This is the sixth and final blog in the series about the Liam O’Leary Archive.
Previous blogs in the series can be found here: Part 1 | Part 2 | Part 3 | Part 4 | Part 5
MS 50,000/422/40: Iván Petrovich, Rex Ingram, Alice Terry and Cosmo Hamilton, photo by R. Tomatis (date unknown)The Liam O’Leary Archive is held in the National Library of Ireland and the project, to preserve and catalogue the collection is in collaboration with the Irish Film Institute. The collaboration has been a great success; with the resources, expertise and specialist knowledge of both institutions used to get the most from this phase of the project.
The IFI Irish Film Archive staff has exceptional knowledge of Irish film and cinemas, and expertise in the handling and digitisation of various audio-visual formats; this knowledge and expertise has been crucial when dealing with the Liam O’Leary Archive and it’s variety of materials. Similarly, the fantastic resources and devoted staff of the National Library have ensured that the materials are safely preserved, and made available for generations of researchers of Irish film and cinema.
MS 50,000/222/30 Image of the Metropole Cinema, O’Connell Street, Dublin (1957)
Some of the many highlights of the collection include the materials of the Irish Film Society, the research into the silent film director Rex Ingram and the photographs, listings and memorabilia of the many cinemas of Ireland. The Robert O’Doherty Collection is also a fascinating aspect of the archive. Robert O’Doherty’s family were proprietors of the Palace Cinema in Kilrush, Co. Clare and as a child O’Doherty collected memorabilia and promotional material of British, European and American silent films that were shown in the cinema in the 1920s. Materials include posters, press books, lobby cards, production stills, theatre programmes, press cuttings and portraits of film stars and filmmakers.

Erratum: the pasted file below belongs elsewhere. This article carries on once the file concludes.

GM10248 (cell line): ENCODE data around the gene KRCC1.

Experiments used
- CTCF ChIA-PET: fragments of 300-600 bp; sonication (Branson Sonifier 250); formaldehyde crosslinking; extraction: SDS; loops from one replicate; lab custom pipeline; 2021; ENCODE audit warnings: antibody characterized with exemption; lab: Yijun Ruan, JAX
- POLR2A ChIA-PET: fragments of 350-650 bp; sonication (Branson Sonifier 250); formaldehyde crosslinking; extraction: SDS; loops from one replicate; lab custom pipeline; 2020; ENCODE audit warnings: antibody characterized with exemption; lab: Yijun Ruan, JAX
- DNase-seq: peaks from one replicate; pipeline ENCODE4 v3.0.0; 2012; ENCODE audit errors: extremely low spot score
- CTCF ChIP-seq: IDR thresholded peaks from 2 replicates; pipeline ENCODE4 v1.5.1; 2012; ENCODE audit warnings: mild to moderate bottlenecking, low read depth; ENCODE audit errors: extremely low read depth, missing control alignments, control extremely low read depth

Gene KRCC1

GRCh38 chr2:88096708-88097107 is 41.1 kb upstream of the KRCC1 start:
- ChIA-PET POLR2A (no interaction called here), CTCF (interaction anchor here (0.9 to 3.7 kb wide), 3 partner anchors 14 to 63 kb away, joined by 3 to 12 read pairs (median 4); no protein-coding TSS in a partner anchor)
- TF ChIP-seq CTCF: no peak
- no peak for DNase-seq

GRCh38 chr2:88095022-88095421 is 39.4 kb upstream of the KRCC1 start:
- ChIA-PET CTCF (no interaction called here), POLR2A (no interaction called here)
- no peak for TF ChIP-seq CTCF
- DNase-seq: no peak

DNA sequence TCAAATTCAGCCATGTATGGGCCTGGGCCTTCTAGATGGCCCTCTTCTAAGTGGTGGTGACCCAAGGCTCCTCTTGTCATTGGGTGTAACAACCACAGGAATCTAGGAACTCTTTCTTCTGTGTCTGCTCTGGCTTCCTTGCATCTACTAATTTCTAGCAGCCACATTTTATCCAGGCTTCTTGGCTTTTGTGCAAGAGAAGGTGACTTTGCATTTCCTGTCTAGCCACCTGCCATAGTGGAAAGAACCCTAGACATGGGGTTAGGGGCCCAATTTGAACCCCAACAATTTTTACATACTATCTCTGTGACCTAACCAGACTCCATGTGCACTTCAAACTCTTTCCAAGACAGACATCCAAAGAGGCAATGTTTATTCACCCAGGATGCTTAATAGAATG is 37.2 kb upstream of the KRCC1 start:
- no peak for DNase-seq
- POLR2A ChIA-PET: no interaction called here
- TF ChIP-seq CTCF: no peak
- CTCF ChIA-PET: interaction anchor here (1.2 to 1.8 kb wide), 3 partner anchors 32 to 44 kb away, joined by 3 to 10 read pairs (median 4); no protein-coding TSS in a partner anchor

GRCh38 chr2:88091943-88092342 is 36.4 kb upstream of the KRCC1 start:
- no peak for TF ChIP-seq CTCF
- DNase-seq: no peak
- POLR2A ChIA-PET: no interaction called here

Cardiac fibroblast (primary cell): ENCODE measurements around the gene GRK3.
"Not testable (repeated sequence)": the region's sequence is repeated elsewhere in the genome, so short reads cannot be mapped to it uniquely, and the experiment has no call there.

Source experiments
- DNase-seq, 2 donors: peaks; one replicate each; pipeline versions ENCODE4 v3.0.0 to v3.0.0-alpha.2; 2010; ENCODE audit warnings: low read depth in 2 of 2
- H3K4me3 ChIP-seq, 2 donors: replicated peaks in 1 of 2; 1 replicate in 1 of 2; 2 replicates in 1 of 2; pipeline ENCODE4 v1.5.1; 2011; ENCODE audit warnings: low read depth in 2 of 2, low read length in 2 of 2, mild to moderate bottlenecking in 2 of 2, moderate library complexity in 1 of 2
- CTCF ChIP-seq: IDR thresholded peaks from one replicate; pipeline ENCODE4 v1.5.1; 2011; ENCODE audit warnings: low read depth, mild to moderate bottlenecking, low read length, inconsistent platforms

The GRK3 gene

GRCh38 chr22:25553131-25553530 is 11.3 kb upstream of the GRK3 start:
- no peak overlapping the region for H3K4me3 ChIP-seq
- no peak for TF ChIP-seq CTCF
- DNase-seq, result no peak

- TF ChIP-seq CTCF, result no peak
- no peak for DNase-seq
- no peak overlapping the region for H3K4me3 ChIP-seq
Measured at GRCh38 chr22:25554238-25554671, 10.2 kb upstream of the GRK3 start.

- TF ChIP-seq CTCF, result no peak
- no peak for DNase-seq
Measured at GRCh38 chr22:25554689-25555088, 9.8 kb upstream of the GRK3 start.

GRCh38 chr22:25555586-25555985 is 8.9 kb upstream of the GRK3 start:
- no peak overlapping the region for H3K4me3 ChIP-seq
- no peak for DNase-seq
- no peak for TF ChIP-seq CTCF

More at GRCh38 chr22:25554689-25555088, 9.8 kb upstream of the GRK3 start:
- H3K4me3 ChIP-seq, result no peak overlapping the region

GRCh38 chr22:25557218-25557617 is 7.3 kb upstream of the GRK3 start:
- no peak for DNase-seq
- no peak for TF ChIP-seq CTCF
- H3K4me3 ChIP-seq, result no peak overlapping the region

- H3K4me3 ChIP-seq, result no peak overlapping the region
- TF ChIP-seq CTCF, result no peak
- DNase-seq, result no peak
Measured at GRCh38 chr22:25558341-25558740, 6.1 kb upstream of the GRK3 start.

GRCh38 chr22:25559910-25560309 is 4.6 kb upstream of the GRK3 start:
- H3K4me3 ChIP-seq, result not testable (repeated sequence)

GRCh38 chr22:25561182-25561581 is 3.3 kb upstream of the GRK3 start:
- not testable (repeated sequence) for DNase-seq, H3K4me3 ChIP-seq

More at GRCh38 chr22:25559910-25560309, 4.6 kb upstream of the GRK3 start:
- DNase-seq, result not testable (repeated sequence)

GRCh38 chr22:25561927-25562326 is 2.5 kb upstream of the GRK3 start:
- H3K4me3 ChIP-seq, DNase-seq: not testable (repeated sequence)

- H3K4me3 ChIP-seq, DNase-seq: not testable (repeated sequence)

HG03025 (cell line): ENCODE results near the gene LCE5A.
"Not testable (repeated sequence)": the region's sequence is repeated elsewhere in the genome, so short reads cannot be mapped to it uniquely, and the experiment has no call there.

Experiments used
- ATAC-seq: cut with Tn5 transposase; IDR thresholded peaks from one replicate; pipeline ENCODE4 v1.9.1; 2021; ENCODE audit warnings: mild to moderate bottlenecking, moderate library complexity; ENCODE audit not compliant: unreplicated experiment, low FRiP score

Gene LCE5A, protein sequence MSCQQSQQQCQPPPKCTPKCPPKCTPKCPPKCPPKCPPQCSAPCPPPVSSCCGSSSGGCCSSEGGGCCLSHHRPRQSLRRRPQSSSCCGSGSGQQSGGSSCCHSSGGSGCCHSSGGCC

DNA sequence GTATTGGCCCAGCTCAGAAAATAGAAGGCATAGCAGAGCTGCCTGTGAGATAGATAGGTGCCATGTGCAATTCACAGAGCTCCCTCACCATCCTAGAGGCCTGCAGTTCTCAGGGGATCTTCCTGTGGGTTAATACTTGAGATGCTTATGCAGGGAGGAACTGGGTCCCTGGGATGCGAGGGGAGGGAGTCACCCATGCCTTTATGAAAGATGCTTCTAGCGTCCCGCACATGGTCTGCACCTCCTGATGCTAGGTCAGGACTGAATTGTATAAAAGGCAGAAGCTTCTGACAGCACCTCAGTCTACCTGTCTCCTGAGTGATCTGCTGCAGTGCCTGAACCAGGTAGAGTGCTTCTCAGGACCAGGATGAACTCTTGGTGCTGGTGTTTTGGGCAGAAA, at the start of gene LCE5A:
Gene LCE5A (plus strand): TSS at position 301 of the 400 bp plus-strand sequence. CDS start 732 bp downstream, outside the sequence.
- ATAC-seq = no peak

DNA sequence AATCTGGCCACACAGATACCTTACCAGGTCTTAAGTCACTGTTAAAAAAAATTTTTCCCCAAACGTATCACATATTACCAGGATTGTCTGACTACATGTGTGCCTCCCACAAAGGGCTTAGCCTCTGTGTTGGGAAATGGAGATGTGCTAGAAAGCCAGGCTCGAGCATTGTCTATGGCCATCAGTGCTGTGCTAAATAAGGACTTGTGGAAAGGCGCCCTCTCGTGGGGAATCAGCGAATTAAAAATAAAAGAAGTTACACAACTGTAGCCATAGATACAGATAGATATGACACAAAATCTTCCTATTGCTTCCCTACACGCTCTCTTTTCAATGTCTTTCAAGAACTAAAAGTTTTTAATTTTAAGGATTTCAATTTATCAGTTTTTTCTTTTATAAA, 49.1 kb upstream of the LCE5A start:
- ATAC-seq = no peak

The collection was donated to the Liam O’Leary Archive and O’Leary said of the materials:
“It goes without saying that O’Doherty’s Film Collection is a labour of love. Examining all the items one is struck by the meticulous care with which data is collected from many sources – fan magazines, Film Trade publications, press notices and reviews, still photographs, and above all the beautiful exploitation books and souvenirs of the film which are in themselves little masterpieces of printing and design…The collection reinforces one’s belief in the extraordinary artistic richness of the Cinema in the ‘twenties…” (Taken from the catalogue of ‘Cinema Ireland, 1895-1976’ exhibition; MS 50,000/523/1)
MS 50,000/222/26 Promotional material for Charlie Chaplin’s ‘The Gold Rush’ (1926)
It’s this mix of original film and cinema memorabilia and O’Leary’s meticulous research, which makes the Liam O’Leary Archive so unique. The successful collaboration between the IFI and the National Library has ensured the lifelong work and passion of Liam O’Leary, and others who donated to the collection, will be preserved and made available to generations of researchers.
A MATTER OF LIFE AND DEATH
CALL ME BY YOUR NAME
SONG OF GRANITE
13.40, 15.50, 20.40
THE DISASTER ARTIST
15.40 (OC) , 20.20
THE FLORIDA PROJECT
The IFI is supported by The Arts Council